Is non-compliance putting your construction business at risk?

The lack of Health & Safety compliance in the UK Construction industry has a habit of making headlines for the worst possible reasons

Such incidents are, unfortunately, not the exception, but confirms our expectations about a sector that “remains the most dangerous industry in the UK.”, as said Gail Cartmail, assistant general secretary of trade union Unite.

According to Scaffmag’s article mentioned above, the worker who was pronounced dead on the scene suffered fatal injuries after a dumper truck driven by an unqualified driver reversed into him. The 2017 Health & Safety statistics for the construction sector in the UK highlights the main types of accidents that result in fatal injuries and accidents caused by moving vehicles come third, having resulted in 20 deaths between 2012-2017. 

Is there truth to this statement and if so, what can be done to improve the Health & Safety track record of an industry that is already crumbling under vanishing profit margins

Accidents in construction by category

According to Scaffmag’s article mentioned above, the worker who was pronounced dead on the scene suffered fatal injuries after a dumper truck driven by an unqualified driver reversed into him. The 2017 Health & Safety statistics for the construction sector in the UK highlights the main types of accidents that result in fatal injuries and accidents caused by moving vehicles come third, having resulted in 20 deaths between 2012-2017. 

Falls from a height are, as it seems, not as easily preventable as one might have foreseen. But even more disturbing is the stark contrast between Construction and other industries when it comes to the rate of fatal injuries. 

The financial costs of lack of compliance in the construction industry

With an annual number of fatalities towering over all other industries, construction has paid a heavy price last year, both in terms of the conviction rate (94%), total fines (£16M) and the average fine (£77,000). The industry simply cannot afford neither the human costs, nor the financial ones of non-compliance. 

Source: HSE government statistics

 

Enforcement through technology - the role of prevention in health & safety compliance

 

Every fatality is a tragic event that should not happen.

Martin Temple, HSE chair

 

The tools to prevent fatal and non-fatal injuries in construction already exist and they revolve around Accident Prevention and Real-time visibility. Technology has a way of ensuring processes are adhered to, validated at all times and improved upon.

Companies in construction, specialist engineering and utility contracting know exactly which safety KPIs they need to track, but they may not be aware that it is possible to do so in real-time, so that team leaders have a chance to intervene before non-compliance results in injury or fatality. 

All necessary audits and inspections can be carried from a mobile app; the mobile app also empowers field workers to raise any security alerts immediately to their supervisors. Mobile data capture allows companies to go through pre-defined workflows that contain all inspection checks to be carried out. Mobile data capture is also used to record all manner of data that companies can use to safeguard themselves: from the position of the vehicles present on the site, to the record of all safety barriers in place, there is scope for companies to score 100% in Health & Safety requirements and we have seen our clients reach these impressive scores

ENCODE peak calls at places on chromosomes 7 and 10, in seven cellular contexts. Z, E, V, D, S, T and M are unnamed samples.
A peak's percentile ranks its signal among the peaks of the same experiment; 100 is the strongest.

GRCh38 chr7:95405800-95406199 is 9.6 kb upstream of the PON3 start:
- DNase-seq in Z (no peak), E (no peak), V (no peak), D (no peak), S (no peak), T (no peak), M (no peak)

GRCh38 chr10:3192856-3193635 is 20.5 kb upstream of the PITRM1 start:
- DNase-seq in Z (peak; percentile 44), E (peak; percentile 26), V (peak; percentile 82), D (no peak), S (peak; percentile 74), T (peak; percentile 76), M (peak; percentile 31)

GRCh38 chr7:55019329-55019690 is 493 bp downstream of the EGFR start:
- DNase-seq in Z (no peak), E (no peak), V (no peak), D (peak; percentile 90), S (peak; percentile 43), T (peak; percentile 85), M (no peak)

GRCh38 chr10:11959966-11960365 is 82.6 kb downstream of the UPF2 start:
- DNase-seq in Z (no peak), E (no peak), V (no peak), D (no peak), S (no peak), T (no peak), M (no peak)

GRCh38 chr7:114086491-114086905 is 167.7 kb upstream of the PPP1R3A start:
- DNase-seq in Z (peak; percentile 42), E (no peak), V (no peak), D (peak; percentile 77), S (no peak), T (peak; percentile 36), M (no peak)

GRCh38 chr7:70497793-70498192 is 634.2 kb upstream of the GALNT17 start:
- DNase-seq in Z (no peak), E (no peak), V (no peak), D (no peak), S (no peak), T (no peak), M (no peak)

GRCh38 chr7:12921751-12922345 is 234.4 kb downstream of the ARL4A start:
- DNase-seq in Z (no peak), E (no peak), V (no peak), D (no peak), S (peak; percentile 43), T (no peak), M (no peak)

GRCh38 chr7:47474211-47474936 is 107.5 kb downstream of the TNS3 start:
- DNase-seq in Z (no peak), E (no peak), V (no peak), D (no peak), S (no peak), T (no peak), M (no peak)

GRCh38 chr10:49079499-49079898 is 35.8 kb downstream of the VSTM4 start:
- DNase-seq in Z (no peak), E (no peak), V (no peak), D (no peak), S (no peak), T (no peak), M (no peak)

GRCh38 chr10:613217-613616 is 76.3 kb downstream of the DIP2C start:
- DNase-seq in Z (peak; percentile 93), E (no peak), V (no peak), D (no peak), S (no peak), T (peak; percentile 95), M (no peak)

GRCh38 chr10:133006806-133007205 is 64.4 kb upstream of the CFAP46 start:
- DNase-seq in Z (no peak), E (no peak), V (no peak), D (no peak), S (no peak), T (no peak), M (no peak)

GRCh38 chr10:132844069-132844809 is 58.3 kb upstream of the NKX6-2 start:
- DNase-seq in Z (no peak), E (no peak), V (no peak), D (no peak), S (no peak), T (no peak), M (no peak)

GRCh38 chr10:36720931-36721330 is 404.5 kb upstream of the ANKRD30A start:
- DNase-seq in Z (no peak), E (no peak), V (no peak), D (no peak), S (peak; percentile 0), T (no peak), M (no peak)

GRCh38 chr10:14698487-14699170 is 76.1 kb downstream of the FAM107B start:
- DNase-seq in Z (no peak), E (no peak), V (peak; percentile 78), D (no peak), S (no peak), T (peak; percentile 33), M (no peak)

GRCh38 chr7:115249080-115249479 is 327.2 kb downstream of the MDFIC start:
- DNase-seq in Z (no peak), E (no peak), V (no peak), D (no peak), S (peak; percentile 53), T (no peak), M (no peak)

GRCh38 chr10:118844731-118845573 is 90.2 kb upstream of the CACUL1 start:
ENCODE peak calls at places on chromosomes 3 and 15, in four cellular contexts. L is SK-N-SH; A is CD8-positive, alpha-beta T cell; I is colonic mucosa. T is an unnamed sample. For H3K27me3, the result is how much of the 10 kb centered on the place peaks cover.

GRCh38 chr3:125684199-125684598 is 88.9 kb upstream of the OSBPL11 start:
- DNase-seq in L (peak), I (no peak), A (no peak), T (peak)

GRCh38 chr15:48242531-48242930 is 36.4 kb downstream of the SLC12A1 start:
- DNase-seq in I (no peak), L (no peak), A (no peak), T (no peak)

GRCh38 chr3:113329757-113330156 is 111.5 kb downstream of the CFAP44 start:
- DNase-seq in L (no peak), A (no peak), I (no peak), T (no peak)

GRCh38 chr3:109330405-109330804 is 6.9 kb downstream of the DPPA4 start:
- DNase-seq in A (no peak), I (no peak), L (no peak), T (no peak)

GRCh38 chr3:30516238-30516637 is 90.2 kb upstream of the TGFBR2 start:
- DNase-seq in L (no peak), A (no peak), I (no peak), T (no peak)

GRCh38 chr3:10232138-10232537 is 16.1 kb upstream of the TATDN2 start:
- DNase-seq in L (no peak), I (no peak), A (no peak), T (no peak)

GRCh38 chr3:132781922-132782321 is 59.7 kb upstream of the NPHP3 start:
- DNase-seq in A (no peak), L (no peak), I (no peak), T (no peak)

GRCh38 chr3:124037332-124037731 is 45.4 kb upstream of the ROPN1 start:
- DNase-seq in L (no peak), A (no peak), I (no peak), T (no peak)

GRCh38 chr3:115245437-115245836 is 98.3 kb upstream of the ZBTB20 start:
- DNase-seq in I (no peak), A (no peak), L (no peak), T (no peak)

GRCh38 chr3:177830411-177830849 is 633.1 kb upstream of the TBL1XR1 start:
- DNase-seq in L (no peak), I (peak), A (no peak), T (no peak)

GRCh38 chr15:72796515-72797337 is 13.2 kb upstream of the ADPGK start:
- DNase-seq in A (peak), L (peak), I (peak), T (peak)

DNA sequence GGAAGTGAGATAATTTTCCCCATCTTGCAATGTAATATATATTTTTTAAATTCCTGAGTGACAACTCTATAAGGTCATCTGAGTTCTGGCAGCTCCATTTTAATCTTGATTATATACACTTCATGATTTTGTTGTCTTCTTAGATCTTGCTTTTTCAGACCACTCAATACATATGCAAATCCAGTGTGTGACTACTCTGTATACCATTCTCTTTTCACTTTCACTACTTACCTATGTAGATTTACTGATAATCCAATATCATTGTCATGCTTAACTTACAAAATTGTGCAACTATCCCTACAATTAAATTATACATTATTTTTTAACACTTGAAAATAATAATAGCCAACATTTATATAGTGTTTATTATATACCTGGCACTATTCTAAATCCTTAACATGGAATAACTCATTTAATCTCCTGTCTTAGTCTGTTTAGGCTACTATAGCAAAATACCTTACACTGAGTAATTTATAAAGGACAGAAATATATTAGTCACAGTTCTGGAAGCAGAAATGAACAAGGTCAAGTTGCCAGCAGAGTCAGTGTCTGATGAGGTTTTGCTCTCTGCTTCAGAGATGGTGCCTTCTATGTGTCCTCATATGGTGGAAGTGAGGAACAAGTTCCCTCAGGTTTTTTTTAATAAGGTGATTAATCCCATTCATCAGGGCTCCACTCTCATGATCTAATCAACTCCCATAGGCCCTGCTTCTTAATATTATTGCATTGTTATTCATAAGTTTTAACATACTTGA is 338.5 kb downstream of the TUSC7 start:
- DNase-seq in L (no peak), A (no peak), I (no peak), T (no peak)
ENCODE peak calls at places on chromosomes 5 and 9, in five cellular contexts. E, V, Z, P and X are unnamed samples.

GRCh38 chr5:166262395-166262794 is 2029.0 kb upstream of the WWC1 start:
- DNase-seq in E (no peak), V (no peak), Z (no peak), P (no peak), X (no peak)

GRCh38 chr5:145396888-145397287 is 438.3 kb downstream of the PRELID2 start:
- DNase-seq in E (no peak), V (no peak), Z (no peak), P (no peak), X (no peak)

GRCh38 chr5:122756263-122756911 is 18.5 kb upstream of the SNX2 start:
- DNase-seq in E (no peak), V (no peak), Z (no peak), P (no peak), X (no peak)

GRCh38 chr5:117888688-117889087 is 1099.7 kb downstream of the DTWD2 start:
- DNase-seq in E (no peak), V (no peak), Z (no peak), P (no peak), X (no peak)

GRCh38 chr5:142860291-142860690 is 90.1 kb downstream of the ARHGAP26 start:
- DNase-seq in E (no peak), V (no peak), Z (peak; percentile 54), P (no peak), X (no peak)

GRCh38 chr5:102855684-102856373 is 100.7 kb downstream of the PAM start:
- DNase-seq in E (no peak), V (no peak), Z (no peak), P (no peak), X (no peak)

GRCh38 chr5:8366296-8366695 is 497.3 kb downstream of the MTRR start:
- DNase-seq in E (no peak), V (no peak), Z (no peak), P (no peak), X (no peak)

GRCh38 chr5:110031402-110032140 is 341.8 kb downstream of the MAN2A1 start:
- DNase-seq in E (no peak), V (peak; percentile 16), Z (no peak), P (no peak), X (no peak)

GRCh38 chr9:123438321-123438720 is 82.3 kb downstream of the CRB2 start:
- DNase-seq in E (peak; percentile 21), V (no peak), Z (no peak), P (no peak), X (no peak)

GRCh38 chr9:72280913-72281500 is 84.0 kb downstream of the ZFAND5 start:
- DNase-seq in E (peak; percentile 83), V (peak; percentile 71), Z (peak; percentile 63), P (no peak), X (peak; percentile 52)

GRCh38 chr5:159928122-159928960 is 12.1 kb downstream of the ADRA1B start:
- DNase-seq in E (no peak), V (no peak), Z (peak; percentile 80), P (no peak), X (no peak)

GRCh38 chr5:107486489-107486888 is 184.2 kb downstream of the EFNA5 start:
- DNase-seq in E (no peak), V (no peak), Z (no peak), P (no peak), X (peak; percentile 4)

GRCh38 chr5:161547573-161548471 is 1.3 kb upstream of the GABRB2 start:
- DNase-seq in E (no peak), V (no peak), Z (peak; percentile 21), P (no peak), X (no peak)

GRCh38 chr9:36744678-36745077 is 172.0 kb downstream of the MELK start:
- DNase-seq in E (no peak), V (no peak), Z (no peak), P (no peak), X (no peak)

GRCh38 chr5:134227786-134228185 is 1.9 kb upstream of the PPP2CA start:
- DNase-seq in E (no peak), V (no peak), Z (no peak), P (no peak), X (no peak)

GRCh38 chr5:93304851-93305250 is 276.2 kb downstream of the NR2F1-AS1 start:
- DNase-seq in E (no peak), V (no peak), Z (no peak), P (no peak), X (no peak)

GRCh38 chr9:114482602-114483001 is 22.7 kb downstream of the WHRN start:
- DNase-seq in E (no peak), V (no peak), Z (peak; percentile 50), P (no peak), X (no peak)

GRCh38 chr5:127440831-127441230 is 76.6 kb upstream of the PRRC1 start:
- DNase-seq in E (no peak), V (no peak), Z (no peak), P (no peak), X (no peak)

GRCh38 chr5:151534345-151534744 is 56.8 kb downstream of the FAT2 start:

The role of data in Health & Safety compliance

Once data analytics is introduced, managers can also check, track and improve safety scores across teams and sites. Identifying which ones might be underperforming is key to remedy any recurrent breaches in Health & Safety. Being able to present your data is vital: it arms you with power of proof and tangible evidence of your performance, which can be used both towards internal and external stakeholders. Data used to produce executive dashboards can also generate PDF reports, so that no matter what format you need to work with, it will be attainable. 

2018 has just started and there is no way of predicting what it will bring. But if there is something we all know, it is that mistakes and accidents happen. Some, like those resulting from non-compliance, can be prevented and the positive effectives of prevention and compliance are far reaching, as can be seen from the image below:

In an industry moving steadily towards servitization, it is no longer enough to reduce contract performance to pounds and pennies: the unique selling point for construction enterprises nowadays is in the value of the service they provide. The level of that service will be compared and benchmarked against other players in the industry and will impact, either positively or negatively, the amount of work your particular company is likely to win in the future.

 

What are your thoughts on Health & Safety enforcement? Have you come across any challenges in that area and where you able to overcome them by using technology? 

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